However, the truth is that the government is not as determined to force the issue as before, given concerns about the potential social backlash. Moreover, mergers of state-run banks are time-consuming and do not necessarily generate the synergistic benefits expected. Developing an environment that encourages voluntary mergers in compliance with market mechanisms may be the only catalyst for further banking consolidation that the government can provide in the short term.
Late last month, Beijing introduced changes to school curricula in the Inner Mongolia Autonomous Region, requiring certain subjects to be taught in Mandarin rather than Mongolian. What is Chinese President Xi Jinping (習近平) seeking to gain from sending this message of pernicious intent? It is possible that he is attempting cultural genocide in Inner Mongolia, but does Xi also have the same plan for the democratic, independent nation of Mongolia? The controversy emerged with the announcement by the Inner Mongolia Education Bureau on Aug. 26 that first-grade elementary-school and junior-high students would in certain subjects start learning with Chinese-language textbooks, as
There are worrying signs that China is on the brink of a major food shortage, which might trigger a strategic contest over food security and push Chinese President Xi Jinping (習近平), already under intense pressure, toward drastic measures, potentially spelling trouble for Taiwan and the rest of the world. China has encountered a perfect storm of disasters this year. On top of disruption due to the COVID-19 pandemic, torrential rains have caused catastrophic flooding in the Yangtze River basin, China’s largest agricultural region. Floodwaters are estimated to have already destroyed the crops on 6 million hectares of farmland. The situation has been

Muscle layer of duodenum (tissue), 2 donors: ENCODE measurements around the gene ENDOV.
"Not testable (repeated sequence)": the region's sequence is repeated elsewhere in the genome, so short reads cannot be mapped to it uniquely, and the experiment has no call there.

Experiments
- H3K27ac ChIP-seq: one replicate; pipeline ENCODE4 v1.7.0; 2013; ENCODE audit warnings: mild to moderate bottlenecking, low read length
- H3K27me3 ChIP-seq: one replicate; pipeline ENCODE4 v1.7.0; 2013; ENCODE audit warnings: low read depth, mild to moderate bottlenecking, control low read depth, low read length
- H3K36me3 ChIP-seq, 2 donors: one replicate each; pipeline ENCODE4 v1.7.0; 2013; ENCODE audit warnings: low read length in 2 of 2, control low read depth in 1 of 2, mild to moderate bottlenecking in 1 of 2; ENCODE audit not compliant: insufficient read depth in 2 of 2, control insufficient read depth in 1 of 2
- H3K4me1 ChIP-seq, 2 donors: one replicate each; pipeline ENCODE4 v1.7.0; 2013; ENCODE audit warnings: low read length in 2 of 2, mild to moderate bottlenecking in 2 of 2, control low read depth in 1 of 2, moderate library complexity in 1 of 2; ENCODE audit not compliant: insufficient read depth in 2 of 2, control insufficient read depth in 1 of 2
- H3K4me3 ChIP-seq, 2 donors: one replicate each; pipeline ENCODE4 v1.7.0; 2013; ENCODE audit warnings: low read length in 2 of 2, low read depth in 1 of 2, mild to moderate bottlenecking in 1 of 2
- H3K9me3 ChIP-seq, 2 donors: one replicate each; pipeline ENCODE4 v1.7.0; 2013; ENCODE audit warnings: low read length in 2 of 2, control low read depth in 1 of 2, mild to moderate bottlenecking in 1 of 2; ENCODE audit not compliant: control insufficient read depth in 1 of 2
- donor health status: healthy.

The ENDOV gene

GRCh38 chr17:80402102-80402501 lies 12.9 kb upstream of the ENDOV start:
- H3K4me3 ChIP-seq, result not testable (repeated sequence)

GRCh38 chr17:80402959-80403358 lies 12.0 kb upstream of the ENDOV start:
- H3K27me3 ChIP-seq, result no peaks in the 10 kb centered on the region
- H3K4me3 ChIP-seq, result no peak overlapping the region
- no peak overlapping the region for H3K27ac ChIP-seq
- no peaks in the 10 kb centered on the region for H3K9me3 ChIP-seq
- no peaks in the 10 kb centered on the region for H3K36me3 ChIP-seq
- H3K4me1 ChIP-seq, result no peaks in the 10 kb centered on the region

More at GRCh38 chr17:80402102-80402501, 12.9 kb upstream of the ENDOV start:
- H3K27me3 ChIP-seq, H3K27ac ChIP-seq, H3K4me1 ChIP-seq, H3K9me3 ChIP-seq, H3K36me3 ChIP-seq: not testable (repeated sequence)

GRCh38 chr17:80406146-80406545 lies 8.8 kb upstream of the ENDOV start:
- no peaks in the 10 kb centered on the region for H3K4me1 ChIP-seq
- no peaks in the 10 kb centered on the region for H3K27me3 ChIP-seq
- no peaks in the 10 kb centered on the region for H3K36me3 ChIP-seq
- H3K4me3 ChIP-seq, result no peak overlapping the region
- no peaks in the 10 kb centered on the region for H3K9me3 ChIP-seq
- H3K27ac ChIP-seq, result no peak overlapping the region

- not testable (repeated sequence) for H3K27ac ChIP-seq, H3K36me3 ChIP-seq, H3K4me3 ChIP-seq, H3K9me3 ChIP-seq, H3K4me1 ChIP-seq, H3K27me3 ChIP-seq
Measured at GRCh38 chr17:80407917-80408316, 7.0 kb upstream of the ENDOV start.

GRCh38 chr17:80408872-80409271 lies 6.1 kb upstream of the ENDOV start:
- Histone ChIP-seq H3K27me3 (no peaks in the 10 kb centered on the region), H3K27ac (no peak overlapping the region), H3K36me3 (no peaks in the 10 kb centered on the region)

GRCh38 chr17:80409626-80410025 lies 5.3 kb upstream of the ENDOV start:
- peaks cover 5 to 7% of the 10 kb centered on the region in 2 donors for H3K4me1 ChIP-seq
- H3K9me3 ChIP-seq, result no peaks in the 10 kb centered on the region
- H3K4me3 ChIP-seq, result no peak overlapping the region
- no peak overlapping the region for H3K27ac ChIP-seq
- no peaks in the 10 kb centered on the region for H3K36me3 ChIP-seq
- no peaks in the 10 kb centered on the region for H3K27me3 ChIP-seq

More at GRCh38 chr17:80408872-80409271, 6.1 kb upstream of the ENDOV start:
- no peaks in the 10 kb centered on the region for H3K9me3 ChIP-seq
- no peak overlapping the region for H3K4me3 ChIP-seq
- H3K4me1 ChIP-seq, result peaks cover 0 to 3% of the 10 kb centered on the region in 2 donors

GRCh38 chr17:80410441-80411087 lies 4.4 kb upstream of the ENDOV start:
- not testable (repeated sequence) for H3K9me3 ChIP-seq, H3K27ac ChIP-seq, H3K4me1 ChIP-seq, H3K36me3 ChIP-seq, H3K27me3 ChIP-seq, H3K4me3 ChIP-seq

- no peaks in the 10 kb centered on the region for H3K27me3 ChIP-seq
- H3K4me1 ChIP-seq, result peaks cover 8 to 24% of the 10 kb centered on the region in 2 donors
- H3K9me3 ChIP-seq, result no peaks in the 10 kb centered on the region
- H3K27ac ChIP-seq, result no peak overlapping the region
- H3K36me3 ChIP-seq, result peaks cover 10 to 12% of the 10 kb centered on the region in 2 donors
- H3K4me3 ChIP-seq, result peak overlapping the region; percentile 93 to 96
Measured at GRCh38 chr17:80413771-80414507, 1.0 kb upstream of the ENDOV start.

The restructuring of supply chains, particularly in the semiconductor industry, was an essential part of discussions last week between Taiwan and a US delegation led by US Undersecretary of State for Economic Growth, Energy and the Environment Keith Krach. It took precedent over the highly anticipated subject of bilateral trade partnerships, and Taiwan Semiconductor Manufacturing Co (TSMC) founder Morris Chang’s (張忠謀) appearance on Friday at a dinner hosted by President Tsai Ing-wen (蔡英文) for Krach was a subtle indicator of this. Chang was in photographs posted by Tsai on Facebook after the dinner, but no details about their discussions were disclosed. With
On Sept. 8, at the high-profile Ketagalan security forum, President Tsai Ing-wen (蔡英文) urged countries to deal with the China challenge. She said: “It is time for like-minded countries, and democratic friends in the Indo-Pacific region and beyond, to discuss a framework to generate sustained and concerted efforts to maintain a strategic order that deters unilateral aggressive actions.” The “Taiwan model” to deal with the COVID-19 pandemic provides an alternative to China’s authoritarian way of handling it. Taiwan’s response to the health crisis has made it evident that countries across the world have much to learn from Taiwan’s best practices and if